A wrapper for common tasks in a frontend project, using Gulp, Browserify and friends.
$ npm install -g ngbuilder
Write a modular/pluggable app builder that does the common things of AngularJS projects through plugins that wrap gulp tasks (watch, uglify, browserify, cssmin, ngAnnotate...)
.jsfiles inside a "/src" folder. Angular annotations in the sources are handled with ng-annotate. ES6 syntax is handed to traceur. The files go through JSHint to check for common mistakes. The sources are concatenated, and the result is write to
index.jsin the module root. The name "index.js" has a reason: Browserify can find it with a simple
.scss/.less/.whateverfiles in a "scss/less/whatever" folder, then the plugin outputs a
module.cssfile in the module root
.htmlpartials) in a "views" folder and they are bundled as JS files, using AngularJS
$templateCache. The views are saved to
The steps above will generate some files that can be put together to make an app. For the JS files, browserify can generate a final bundle with all the dependencies.
Plugins are really simple to write. They're just Gulp wrappers.
See the usage options right from the command-line. On a terminal, run this:
Each module should have a structure similar to this:
/src module JS sources (expected: module.js + **/*.js) /views HTML partials (mostly directive templates) /test Unit tests /scss SCSS sources // soon /i18n Translation tables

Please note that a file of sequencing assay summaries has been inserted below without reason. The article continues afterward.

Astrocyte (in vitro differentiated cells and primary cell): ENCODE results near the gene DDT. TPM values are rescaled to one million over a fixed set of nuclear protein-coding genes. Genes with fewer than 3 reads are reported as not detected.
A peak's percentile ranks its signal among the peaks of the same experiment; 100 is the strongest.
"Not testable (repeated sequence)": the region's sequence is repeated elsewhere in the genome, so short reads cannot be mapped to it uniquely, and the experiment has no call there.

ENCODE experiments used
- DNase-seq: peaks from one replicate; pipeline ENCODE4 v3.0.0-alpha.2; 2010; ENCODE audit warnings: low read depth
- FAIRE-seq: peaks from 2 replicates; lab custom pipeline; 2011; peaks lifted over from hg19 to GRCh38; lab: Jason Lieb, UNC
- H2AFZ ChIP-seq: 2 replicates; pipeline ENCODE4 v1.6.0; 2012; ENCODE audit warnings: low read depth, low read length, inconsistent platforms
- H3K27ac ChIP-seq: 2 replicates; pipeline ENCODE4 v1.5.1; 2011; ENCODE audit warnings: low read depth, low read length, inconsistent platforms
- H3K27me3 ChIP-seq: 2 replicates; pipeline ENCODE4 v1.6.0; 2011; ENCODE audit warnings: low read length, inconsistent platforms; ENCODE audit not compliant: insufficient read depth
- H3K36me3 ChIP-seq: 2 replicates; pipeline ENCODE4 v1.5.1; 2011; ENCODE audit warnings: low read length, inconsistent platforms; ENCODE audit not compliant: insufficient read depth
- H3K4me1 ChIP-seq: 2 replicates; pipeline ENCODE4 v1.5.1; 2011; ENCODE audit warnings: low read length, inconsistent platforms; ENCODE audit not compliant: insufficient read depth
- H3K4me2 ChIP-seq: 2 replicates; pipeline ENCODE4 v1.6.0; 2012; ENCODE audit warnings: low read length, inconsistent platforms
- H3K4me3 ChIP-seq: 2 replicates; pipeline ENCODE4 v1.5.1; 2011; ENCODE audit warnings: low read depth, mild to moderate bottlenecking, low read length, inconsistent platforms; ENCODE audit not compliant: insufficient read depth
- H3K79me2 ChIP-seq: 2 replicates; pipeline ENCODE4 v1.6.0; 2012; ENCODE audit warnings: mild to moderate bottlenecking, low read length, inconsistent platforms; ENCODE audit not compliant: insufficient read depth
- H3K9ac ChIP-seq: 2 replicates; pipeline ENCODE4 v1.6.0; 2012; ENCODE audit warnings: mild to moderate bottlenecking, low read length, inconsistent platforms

Apps follow the same structure of a module. Modules and apps are barely the same
thing. The only difference is that an
app will import all the module it needs
and have them declared as module dependencies.
So, if your app called
store as module dependencies,
your app would be like this:
var $module = angular.module('foo', ['user', 'store']); export $module; $module.controller('MyCtrl', ...) // ...
Since we have Browserify and ES6 support built-in, you would do it this way:
import user from 'user'; import store from 'store'; angular.module('foo', [user.name, store.name]); // ...
The reason for this is:
The ES6 modules syntax will be converted to
require() syntax to be used by
Browserify. It is also super clean and beautiful :D
Each module you import will be actually a reference to the Angular's
object (that one returned by
angular.module('modulename')), which has a
property. So, using this property, you are actually pointing to that module.
Module stats last updated: 2015-04-19 12:38:15